Out of all the theories, I prefer the Alien’s exposure though. When I look up at a sky full of stars I always catch my breath and wonder, “when?”. I love the fantasy of dragons existing, the stories told with magic realism captivate me, but what makes the most sense for me to be non-fiction, is aliens. I’ve been terrified of many things, that I barrel through, like a truck smashing a brick wall that was never really there. When I think about what scares me most, it would be to have a something-someone shake my hand and tell me they’re from another planet. So that’s my hope for the ‘end of the world, as we know it’, a personal Alien encounter. Bring it on world, please!

Please message me or comment with your favorite theories or hopes for the coming “end of the world, as we know it”.

Thursday, December 13, 2012

Cheat sheet of inspiration

We ALL get down, we ALL get mopy, EVEN ME: Ms. Positive-Spin-for-everything. I've been known to wallow watching An Affair to Remember (the 1957 makes me cry every time), Grey's Anatomy and Gilmore Girls.

I've also been known for 'Dance it Out' moments and '30 second dance party' inspired by Grey's Anatomy (usually without the tequila), combined with the phrase 'dance like no ones watching'. Pick a dance song and just give 'er! If anyone's around they have to join in and it usually ends in a pile of laughter, the ultimate best medicine. If nothing else you get some endorphins. You're responsible for your own comfort no matter where you are or who you're with.

I would like to share with you my master list of links HERE

Tuesday, December 11, 2012

Sometimes I just miss everywhere I've been... ♥

No matter how much I may enjoy where I am, I'll get a wave of missing where I've been. As a traveler I've been asked over and over, "Where's your favorite spot?". That's the hardest question to answer. Like when someone asks, 'What's your favorite movie, book, song?" How do you pick a favorite song when there are so many great ones? I don't think I'm the only one afflicted by this.

When I want constructed beauty with secret spots, I miss Paris. When I want loud laughter, sunshine and instant friends, I miss Barcelona. When I want to walk for miles from sun up to sun down, I miss the Camino. When I want to refuel on love, good food, and easy living, I miss the South of Spain. When I want to sit on the floor drinking wine, chatter over coffee, and laugh till I pee my pants, I miss Toronto.

I have one month till I return to Toronto. Ask me a month ago and I had very solid reasons for returning. I was very firm in why I was going back. I knew myself so well though that I bought a ticket then... because if I didn't, I'd get caught up in the moment, and who knows how many months it would be before I felt the pull to go back. I have important people to see, jobs to attend to, a life to 'get in order'. Right? Well, listening to the waves of the ocean, that all seems impossible. I've made promises that I need to keep, but otherwise I feel like everything else can wait. Maybe I have Bocas fever and a case of Hotel California Syndrome but I think it's safe to say, the 'live by the seat of your pants' is the lifestyle for me. I don't think I'll be grounded in one place for too long, even a place I've missed so much. I give myself three months before these itchy feet are ready to roam again. I cringe and smile to start the ticking clock, 30 days till I touch home snow.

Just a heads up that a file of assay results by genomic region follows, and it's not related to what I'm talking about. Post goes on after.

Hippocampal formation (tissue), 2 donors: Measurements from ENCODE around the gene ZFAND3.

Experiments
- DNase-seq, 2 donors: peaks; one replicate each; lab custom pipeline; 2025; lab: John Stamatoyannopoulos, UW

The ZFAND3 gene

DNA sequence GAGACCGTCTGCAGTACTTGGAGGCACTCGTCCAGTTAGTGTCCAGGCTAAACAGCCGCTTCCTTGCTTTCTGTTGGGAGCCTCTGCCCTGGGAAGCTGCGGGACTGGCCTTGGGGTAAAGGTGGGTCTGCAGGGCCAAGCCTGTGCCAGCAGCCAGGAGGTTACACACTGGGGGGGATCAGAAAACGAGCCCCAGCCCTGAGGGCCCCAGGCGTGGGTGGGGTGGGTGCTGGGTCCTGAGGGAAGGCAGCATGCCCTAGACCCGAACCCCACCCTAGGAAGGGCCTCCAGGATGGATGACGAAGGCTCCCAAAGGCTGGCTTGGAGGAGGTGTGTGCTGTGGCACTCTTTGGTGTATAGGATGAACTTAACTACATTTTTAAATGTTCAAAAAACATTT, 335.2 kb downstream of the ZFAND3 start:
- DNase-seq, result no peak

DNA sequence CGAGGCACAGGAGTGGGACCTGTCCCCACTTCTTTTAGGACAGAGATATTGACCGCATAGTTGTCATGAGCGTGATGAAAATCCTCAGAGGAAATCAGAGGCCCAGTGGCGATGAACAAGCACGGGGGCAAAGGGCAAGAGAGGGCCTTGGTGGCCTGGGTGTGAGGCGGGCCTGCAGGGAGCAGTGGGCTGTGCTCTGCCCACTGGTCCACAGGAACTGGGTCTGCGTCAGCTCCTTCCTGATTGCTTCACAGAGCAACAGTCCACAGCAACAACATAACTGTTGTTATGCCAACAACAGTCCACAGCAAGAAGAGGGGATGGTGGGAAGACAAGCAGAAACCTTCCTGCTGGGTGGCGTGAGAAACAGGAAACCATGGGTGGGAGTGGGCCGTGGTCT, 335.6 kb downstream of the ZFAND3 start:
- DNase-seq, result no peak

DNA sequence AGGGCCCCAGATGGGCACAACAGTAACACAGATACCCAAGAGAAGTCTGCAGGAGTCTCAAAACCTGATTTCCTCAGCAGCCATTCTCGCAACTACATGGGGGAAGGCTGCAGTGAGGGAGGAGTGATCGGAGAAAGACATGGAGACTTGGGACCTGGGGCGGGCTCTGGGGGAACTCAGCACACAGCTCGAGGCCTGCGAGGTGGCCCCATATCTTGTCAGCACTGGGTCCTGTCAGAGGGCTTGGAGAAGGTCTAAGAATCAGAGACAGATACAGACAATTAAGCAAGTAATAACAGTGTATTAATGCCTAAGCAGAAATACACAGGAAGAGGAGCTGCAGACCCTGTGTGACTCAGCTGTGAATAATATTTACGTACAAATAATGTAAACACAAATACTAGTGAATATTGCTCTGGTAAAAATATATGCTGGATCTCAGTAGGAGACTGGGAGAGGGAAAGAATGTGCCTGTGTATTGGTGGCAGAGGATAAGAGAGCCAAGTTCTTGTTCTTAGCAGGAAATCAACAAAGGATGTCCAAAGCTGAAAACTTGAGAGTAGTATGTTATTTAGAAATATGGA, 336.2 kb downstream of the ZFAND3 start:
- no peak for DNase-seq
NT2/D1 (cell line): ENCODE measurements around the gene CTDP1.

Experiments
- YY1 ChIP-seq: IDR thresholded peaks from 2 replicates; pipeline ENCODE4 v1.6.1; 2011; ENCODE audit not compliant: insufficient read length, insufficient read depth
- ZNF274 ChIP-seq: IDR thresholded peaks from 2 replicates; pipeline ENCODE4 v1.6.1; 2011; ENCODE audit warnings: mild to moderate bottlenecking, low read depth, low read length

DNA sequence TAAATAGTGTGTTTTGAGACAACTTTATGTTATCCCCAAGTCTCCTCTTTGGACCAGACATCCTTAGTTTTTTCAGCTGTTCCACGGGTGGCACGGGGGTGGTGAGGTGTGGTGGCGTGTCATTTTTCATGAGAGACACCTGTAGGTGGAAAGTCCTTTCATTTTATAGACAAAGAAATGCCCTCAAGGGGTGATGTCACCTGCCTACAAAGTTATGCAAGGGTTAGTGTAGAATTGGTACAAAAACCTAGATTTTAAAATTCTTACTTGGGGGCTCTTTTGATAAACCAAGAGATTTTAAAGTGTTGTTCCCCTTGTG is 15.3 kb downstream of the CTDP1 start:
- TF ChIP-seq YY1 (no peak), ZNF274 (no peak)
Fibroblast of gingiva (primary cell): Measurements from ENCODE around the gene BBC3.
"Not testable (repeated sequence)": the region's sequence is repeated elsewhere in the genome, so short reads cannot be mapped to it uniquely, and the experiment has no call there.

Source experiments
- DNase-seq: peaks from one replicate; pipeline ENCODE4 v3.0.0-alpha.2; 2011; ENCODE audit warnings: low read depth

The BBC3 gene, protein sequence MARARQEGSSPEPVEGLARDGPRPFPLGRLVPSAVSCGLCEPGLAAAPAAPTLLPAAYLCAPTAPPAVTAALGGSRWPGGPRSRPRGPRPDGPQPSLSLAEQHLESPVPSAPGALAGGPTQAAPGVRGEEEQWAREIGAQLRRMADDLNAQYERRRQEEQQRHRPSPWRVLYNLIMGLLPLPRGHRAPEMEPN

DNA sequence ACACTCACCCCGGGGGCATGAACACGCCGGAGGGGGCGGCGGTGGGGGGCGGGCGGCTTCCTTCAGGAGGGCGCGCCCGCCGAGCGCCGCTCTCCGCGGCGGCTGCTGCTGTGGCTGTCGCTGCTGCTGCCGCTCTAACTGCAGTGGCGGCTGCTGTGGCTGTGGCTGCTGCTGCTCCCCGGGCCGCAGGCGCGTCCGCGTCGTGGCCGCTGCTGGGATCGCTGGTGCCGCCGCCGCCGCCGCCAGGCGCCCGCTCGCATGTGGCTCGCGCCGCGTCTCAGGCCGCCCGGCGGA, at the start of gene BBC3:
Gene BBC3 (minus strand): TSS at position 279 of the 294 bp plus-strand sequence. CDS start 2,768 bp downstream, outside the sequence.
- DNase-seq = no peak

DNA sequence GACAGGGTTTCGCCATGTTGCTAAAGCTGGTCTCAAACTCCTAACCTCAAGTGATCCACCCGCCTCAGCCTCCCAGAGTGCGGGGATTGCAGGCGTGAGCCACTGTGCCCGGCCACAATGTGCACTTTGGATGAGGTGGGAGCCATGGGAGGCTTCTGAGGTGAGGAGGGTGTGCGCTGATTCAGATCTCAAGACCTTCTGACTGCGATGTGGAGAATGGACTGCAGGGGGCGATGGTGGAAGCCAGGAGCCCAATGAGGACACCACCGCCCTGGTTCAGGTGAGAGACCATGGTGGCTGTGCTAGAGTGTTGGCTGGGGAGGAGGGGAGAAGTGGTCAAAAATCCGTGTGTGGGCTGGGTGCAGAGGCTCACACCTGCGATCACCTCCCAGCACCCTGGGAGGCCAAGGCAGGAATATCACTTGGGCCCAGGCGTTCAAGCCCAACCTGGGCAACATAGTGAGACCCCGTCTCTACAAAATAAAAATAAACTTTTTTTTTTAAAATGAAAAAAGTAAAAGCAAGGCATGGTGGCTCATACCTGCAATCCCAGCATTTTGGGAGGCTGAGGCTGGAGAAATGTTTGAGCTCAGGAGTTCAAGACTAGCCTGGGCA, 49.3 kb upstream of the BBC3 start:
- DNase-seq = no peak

Photo credit starting from top, Paris by Jenn, Barcelona by Nat, Camino by Alex, South of Spain by Alex, Outside Toronto with Jus by Kate.

Saturday, December 1, 2012

The Unexpected Visitor Revealed

So the 'someone' from my last post is my mom! After she got caught up on the important things, like how I hardly ever wear shoes, now have tattoos, and has met the new beau, we had lots of beer and wine, and lots of scrabble playing. Our combined score is just under 600 but "those were interrupted by lots of catching up and basically practice games" says my mom.

She's a very excited-about-everything vacationer, from being a die hard fan of the Casa granola, which is a staple for my breakfasts, to becoming the next spokesperson for great mattresses and fitted mosquito nets. I'm happy to see her relaxing on the dock and settling in nicely with the bugs. The occasional bursts of "GHA! What was that?" remind me of my first nights of jungle life (see Does the jungle love me?) and how easily I live here now.

We've talked about my early influences of Panama, and maybe I hadn't remembered, but a lot of family things may have set me up to come to Panama. My grandparents visited Panama with their children almost forty years ago and I grew up with a wall hanging of about 30 Panamanian molas sewn into a quilt. My mother also wrote a short story about why she speaks Spanish but not Polish, and contributes it to her early influences of coming to Panama (hopefully she'll let me share it here).

I also reminded her of the very influential reason I needed to come to Panama, to live with monkeys. My all time absolute favorite book as a kid (Amelia Erhart picture book biography, a close second) was There were monkeys in my kitchen, Written by Sheree Finch, Illustrations by Marc Mongeau. Over and over I begged my mother to read this book to me. I think of it often when I hear the monkeys swinging from trees, and although there are no monkeys directly in my kitchen they are right outside and always hanging around...
Maybe someplace with elephants will be next...